Angry crowds have attacked trucks carrying rice and looted food warehouses in Guinea, where the price of rice has risen well beyond the income of most people and shortages have emptied stores in many areas. Analysts say food shortages in Guinea could plunge the country into political chaos.
Rice is a staple food for the more than eight million people in Guinea, but skyrocketing prices for rice are putting the staple food well out of reach of most people.
Domestic rice farming is small and most of the rice is imported from Asia.
Earlier this week, ailing president General Lansana Conte attempted to freeze the price of rice at $20 U.S. for a 50-kilo bag - which is about one half of what it fetches on the market - and promised to make up the difference in state subsidies. But rice is in short supply or, in some areas, not available at all.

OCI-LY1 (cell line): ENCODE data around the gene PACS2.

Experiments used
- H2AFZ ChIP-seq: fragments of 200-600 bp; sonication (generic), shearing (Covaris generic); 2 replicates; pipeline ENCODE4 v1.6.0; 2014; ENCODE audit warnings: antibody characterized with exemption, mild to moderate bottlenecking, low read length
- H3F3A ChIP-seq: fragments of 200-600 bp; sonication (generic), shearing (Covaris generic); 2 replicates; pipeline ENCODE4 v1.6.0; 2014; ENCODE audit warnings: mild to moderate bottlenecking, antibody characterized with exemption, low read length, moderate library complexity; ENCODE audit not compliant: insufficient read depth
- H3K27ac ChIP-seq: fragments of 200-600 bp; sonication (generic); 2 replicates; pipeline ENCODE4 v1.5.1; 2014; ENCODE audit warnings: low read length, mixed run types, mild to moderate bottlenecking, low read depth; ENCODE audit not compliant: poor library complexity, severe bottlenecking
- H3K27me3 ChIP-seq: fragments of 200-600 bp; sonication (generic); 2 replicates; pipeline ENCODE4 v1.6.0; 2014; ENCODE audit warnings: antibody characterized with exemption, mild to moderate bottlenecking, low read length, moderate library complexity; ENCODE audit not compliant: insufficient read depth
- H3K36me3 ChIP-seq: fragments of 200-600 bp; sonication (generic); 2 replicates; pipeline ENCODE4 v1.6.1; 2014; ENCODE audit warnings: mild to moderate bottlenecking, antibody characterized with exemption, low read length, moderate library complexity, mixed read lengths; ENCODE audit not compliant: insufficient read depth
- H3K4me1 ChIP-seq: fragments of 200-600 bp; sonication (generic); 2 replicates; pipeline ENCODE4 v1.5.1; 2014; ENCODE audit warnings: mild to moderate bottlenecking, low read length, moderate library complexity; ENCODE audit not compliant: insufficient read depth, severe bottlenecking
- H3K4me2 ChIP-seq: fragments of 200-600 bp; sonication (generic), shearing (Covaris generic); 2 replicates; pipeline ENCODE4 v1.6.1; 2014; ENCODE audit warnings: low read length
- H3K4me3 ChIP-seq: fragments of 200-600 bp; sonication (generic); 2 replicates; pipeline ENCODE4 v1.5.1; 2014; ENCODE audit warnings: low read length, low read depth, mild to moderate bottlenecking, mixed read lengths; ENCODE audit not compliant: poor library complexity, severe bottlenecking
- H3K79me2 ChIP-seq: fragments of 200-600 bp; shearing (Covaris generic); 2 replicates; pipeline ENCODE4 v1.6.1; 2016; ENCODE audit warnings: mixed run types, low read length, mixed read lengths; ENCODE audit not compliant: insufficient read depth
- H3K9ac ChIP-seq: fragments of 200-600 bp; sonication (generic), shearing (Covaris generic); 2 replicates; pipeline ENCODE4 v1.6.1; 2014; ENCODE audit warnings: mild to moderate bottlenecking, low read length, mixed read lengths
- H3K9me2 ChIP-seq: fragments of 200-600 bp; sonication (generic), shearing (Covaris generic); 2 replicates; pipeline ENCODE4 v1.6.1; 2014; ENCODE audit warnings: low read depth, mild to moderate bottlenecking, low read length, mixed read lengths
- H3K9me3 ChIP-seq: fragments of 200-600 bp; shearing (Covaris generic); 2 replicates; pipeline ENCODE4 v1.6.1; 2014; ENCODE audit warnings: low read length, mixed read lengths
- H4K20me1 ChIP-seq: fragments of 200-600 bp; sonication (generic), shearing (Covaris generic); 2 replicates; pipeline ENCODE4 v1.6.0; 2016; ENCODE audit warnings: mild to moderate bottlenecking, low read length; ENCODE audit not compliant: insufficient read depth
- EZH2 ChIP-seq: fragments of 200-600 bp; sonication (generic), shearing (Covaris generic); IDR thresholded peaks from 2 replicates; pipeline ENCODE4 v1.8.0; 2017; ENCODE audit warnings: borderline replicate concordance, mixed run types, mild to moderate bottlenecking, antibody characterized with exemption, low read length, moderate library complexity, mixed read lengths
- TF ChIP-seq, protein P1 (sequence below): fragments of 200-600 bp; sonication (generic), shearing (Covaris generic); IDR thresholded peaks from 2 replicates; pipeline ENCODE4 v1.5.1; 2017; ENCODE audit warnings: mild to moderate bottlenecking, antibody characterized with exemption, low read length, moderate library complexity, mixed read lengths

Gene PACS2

Many shopkeepers say recent attacks on trucks carrying rice and warehouses make them afraid to store any rice.
An analyst with the International Crisis Group, Stephen Ellis, says Guinea is on the brink of disaster.
"The situation in Guinea at the moment is very grave," he said. "Everybody knows that the president is sick. I don't think anybody knows quite how sick but there's really no proper arrangements that have been made for his succession. Plus, there are lots of signs of incipient conflicts in Guinea itself including recent daylight hijackings of lorries [trucks] in Conakry and trouble in the forest region. And if, as a lot of people fear, violence does erupt in Guinea at some stage in the next few months, then it could very easily become associated with what is going on in Cote d'Ivoire and then you really do have an internationalized conflict of the sort that we really fear."
Although Guinea possesses major mineral, hydropower and agricultural resources, it remains among the least developed countries in Africa.
Fighting along the Sierra Leonean and Liberian borders, as well as refugee movements, have caused major economic disruptions. Foreign mining companies have reduced staff and international financial organizations cut off aid last year. Panic buying of food has periodically created shortages and, in some markets, triggered runaway inflation.